How to Make and Work with Rosemary Oil in Your Apothecary – Floranella

Good Witches Homestead

You have probably heard that St. John’s wort oil is incredible for muscle aches and pains, but did you know that rosemary-infused oil can also work wonders? Not everyone has access to fresh St. John’s wort when it’s flowering at just the right stage for making oil, but most people have access to rosemary. Even if you don’t grow it, you can find it in the spice or produce aisle at your local grocer. It won’t turn the oil that brilliant red color, but it will be effective! Let’s talk about how to make a rosemary oil that can really work.

To make your rosemary oil, you’ll want to first dry your rosemary. Strip the leaves from the stems and lay them out on a drying rack or towel-lined cookie sheet. Allow them to air dry until they feel brittle and will break easily when you try to bend them…

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A Deeper Look At Forest Roots

Black and Blue Cohosh Forest

Sandy loam, a substance created by the breakdown of minerals (rock) mixed with the breakdown of carbon (tree or grass detritus). Sandy loam is what we all want, because it is the best all around substrate for growing the plants we love the most: GoldensealGinsengBlack and Blue CohoshWild YamTwinleafBloodroot, Stonerooot, Mayapple — the entire interconnected clan of powerfully medicinal shade-loving forest roots. My book “Growing At-Risk” gives a chapter on each of these (and other) herbs of the hardwood forest biome. Let’s look a bit deeper into what can be done to bring these entities down home and help them prosper!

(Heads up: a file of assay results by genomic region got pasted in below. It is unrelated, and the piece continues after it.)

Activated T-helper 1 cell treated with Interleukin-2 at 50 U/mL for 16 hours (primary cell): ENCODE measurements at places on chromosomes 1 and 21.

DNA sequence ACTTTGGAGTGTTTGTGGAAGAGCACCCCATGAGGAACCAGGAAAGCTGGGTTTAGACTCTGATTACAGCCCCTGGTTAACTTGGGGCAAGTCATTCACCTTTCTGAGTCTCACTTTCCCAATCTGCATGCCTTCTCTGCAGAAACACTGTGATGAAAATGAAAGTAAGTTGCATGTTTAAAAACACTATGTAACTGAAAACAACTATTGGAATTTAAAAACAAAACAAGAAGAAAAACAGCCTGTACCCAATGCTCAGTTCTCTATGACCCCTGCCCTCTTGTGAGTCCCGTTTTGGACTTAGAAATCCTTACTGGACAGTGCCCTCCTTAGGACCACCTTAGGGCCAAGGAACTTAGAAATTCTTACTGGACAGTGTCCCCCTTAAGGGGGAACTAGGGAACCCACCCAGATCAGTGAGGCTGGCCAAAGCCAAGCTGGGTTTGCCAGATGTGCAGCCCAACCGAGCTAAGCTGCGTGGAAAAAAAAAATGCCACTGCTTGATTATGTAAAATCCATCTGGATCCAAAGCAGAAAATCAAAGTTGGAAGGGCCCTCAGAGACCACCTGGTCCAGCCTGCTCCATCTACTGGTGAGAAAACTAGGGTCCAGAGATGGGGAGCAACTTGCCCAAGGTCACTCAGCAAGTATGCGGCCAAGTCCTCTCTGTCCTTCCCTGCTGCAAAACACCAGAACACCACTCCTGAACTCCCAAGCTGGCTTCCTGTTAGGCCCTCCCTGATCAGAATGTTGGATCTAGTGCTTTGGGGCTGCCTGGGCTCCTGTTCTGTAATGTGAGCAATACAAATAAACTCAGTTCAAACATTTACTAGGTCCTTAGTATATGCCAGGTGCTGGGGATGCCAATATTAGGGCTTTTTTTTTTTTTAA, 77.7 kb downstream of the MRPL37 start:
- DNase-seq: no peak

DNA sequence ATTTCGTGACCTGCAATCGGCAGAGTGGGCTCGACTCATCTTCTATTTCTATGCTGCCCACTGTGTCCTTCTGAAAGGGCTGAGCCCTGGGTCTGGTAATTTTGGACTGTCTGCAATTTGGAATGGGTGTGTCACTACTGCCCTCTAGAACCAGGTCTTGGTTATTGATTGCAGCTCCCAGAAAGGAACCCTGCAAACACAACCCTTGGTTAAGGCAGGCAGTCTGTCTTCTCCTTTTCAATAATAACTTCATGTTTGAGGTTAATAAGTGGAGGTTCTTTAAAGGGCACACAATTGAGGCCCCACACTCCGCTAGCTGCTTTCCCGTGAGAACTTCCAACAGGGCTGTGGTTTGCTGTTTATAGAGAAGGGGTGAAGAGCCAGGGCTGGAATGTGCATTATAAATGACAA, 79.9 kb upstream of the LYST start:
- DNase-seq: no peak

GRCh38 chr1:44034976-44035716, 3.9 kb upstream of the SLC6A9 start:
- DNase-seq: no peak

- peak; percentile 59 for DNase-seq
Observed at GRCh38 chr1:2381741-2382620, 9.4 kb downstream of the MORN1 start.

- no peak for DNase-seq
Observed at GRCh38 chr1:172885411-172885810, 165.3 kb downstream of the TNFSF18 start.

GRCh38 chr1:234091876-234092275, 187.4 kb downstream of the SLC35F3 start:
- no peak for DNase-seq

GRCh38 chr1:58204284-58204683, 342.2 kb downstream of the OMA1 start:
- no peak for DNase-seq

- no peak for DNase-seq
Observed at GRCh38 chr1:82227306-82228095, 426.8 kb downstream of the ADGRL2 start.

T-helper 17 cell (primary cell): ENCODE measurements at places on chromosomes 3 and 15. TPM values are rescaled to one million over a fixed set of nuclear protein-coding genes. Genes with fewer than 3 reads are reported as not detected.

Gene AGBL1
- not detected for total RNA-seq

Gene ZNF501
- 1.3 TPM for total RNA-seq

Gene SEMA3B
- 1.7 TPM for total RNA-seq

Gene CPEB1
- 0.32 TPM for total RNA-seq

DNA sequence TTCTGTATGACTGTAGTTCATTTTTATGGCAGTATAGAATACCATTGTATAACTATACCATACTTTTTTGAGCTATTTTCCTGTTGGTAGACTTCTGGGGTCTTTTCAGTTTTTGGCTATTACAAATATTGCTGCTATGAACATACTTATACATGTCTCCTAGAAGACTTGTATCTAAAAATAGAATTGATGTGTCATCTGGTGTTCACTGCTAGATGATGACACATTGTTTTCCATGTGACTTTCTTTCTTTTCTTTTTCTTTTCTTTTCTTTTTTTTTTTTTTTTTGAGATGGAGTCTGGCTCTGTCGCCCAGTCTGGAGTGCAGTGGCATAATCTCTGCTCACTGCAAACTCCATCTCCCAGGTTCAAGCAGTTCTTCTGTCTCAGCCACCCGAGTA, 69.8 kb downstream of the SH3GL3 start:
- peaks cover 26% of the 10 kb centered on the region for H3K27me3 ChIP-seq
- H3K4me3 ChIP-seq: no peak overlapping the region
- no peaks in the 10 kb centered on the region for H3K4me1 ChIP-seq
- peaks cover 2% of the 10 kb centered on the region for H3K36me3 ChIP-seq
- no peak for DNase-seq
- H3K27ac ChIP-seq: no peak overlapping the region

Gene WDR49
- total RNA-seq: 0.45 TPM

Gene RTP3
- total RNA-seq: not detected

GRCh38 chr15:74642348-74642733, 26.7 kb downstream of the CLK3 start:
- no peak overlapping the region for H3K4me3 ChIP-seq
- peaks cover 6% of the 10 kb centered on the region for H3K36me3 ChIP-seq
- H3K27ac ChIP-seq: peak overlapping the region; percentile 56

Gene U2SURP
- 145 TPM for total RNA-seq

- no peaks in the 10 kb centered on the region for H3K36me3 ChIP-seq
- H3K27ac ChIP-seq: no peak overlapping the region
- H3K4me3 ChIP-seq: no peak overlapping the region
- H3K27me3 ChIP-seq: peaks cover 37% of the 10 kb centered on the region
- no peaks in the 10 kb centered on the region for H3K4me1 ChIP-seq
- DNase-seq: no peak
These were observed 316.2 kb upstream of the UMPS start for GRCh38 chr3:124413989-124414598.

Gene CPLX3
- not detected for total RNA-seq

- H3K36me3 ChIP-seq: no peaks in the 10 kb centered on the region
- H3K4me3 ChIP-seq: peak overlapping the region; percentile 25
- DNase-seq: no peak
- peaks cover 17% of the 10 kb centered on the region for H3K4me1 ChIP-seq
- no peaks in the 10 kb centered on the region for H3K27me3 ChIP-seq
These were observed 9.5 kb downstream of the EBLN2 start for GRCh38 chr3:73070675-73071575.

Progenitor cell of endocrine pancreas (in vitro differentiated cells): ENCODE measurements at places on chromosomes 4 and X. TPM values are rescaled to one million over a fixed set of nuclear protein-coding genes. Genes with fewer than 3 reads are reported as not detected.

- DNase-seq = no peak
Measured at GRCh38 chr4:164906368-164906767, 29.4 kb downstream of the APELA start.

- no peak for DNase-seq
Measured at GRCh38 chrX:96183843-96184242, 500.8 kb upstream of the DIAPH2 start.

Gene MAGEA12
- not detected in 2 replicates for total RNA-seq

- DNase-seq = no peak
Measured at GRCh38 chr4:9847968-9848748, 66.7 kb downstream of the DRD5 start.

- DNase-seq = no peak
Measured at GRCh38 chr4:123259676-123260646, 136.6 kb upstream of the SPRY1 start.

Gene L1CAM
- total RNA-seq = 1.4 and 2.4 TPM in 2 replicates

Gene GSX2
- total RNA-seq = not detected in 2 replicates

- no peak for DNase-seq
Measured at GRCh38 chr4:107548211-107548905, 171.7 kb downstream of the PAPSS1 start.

Survey the growing area. It may be a woodland with trees, brush and diverse broadleaf species already intact. If this is the case, identify areas overgrown by weedy species or heavily shaded by dead wood or thin-able trees. Such areas have often been left undisturbed for some time, and the soil may be rich and undisturbed. Clear away dead wood and crowded trees, giving access to the forest floor and providing more light to the growing beds. Forest roots like dappled shade, where sunlight moves across the moist and humus-laden soil in amorphous patches.

After all, even shade-loving herbs eat light! Remove existing weedy species and push your spade into the ground. If you have at least 6 inches of good dirt, then it’s a go. Pull the existing mulch away from the planting bed, which should be at

Mayapple Forest

least 4 feet wide, arranged with a path to the side to guide forest creatures and humans away from the planting, not over the top of the sensitive plants. Pile the mulch in the path, and plant the dormant roots in the bed, then rake the mulch back over the top of the bed. Mark the bed with a heavy stake and a label giving the date and the species planted there. Metal tags may be used for this, so that they do not fade or disintegrate with time. You will be oh-so-happy that you marked your planting spot!

 

Read full article via Ricoh’s Blog: A Deeper Look at Forest Roots